Hi everyone, ‘the Doctor’, back again to offer you a little advice on how to make the most of your work during your time at college or university. It should be the best time of your life but it can often be marred by stresses and strains which can be easily avoided or dealt with if you have a little help from someone who has ‘been there’ – and that’s why I’m here!
This time, I’m going to offer you a little advice on presentation. By that, I don’t mean just spelling and punctuating correctly, although it goes without saying that these should always be perfect. No, what I mean by ‘presentation’ is all the apparently ‘little things’ which will make your work stand out.
The first thing that you should think about when you are attempting to improve the presentation of your work is structuring. This might mean using subheadings appropriately, paragraphing accurately, keeping your sentences under control – or a combination of all three.
The main thing to remember is that you are aiming for clarity, you should be thinking constantly of how your work will look to whoever is assessing it.
Remember that tutors mark hundreds of papers and that most pieces are addressing similar topics. Since tutors are ‘only human’ (although sometimes it might appear otherwise) this marking can be a tedious task (believe me, I know) and you’ll get better marks if you help them a little by making your work easy to read: clear structuring helps with this.
Attention to Detail
When you have a heavy workload, which is inevitable in higher education, it is all too easy to think ‘that will do’. However, that is a phrase which you should banish from your linguistic repertoire if you want to get the highest grades.
No matter how short a piece of work is you should make sure that it is your best. Present everything as you would yourself: to the best of your ability.
A good way of checking how you could improve your future work is to look at your past work. Ask yourself:
- Am I expressing myself clearly?
- Am I saying what I want to say?
- Am I using ten words where one would do?
- Am I really answering the question that was asked?
- And the killer question: what would I think if this were someone else’s work?
That last one is the real clincher because it is like asking you to grade your work – which actually is quite a good idea if you do it honestly!
Learning to Edit
Go through a previous piece of your own work and cross out anything that isn’t absolutely relevant. This is really difficult to do but it sharpens your ability to structure your argument like nothing else so it is really worth a try.
If you were writing professionally, you would be paid by the word (which makes you think twice about writing too much) and editors would ruthlessly cut anything that they considered superfluous, you wouldn’t have any say in the matter, whether you thought they edited out ‘the best bit’ or not!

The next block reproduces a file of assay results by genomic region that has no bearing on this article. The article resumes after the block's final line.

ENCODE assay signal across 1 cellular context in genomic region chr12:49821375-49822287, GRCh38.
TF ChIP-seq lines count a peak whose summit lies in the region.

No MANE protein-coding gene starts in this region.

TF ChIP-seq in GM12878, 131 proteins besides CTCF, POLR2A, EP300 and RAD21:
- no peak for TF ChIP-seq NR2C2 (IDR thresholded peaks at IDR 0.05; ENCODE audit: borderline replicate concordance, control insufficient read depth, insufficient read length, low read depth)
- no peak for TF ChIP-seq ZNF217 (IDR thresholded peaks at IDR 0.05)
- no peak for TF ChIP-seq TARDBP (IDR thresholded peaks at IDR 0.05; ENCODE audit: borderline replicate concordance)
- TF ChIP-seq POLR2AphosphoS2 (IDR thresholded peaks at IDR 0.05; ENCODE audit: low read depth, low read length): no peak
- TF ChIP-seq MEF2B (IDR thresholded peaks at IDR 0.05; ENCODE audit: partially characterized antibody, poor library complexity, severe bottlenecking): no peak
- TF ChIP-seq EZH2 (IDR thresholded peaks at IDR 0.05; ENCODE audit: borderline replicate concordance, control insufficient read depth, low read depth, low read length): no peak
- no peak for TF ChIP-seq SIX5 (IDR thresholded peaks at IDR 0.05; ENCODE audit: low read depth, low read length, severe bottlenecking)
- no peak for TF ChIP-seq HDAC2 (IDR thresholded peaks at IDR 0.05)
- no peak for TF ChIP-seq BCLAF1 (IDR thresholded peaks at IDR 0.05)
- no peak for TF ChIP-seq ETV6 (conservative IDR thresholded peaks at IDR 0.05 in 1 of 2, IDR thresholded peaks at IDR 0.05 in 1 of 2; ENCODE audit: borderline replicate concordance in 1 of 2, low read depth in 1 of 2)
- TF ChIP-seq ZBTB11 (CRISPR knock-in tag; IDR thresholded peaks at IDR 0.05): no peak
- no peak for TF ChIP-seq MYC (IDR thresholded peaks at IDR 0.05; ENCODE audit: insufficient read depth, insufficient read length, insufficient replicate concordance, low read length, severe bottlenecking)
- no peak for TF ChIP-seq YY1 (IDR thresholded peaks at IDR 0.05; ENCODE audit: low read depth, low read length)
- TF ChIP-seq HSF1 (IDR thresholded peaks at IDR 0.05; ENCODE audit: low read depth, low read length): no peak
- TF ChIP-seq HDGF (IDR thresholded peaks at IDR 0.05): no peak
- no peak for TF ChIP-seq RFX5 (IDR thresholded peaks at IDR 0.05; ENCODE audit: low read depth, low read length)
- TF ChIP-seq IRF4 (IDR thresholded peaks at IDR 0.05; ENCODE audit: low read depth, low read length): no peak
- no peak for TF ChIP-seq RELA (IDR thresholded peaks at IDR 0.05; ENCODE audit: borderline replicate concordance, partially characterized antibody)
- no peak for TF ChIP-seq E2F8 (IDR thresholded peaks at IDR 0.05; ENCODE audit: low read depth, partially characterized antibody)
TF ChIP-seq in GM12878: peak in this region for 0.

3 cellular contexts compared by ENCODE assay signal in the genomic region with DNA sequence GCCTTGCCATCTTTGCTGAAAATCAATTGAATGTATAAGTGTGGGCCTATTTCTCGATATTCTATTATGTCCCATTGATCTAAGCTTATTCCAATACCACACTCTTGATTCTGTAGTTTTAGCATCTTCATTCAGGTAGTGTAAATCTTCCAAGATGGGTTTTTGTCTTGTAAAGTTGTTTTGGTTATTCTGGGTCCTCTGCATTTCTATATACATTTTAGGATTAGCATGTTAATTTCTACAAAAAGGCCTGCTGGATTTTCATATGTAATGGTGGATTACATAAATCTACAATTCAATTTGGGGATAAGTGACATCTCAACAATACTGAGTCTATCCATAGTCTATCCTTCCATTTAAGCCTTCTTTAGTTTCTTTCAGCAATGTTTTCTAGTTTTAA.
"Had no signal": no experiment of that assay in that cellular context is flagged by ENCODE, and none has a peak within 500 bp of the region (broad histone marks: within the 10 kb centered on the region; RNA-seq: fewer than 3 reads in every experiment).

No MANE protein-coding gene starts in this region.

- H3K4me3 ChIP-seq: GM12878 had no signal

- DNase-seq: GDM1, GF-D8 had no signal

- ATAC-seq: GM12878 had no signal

Believe it or not, they do this because they know that readers don’t have the patience to read long, drawn out pieces. They know we will stop reading and we won’t take notice of their glossy adverts (which is what it’s all about)!
In the academic world, however, efficient editing is a great way of showing that you know what really counts. Remember this editing maxim:
‘If in doubt, leave it out!’
- Always check your spelling, punctuation and grammar
- Always leave time for proofreading – this is absolutely crucial.
- Always paragraph accurately and logically, linking each one to the next.
- Introduce your work so that the reader understands your argument and wants to know more – make that first sentence really bite.
- Reference carefully, citing according to your university’s or college’s instructions – never plagiarise deliberately or accidentally.
- Stick to the point throughout – develop your argument don’t wander off.
- End with a convincing conclusion: summarise and synthesize.
All these tips will help you to present your work more accurately so that when it is graded you will not be wasting marks on foolish errors. Even things like formatting, line spacing and font size matter so don’t leave anything to chance: remember, every word counts.
‘Good luck’ and I’ll be back again soon!
More on writing essays
- Tackling your first university assignment
- Basic essay ingredients
- Preparing to write an essay
- Developing ideas for your essay
- Finding source material for your essays
- Finding sources for a better grade
- Evaluating source materials for quality
- A step by step guide on how to write an effective essay
- Formatting essays
- Structuring an essay
- Rules and conventions of the English language
- Selecting the appropriate language and tone in essays
- Common mistakes in essay writing
- Writing first class essays
- Writing essays against the clock
- More essay writing tips
- Making your work stand out
- Transforming your essay from good to excellent
- Polishing your work
- Quick essay proofreading tips
- Proofreading and editing
- 10 things to avoid in your essay
- 10 reasons students lose marks and how to avoid them
- Using feedback to improve
- Learning from poor grades
- Questions and answers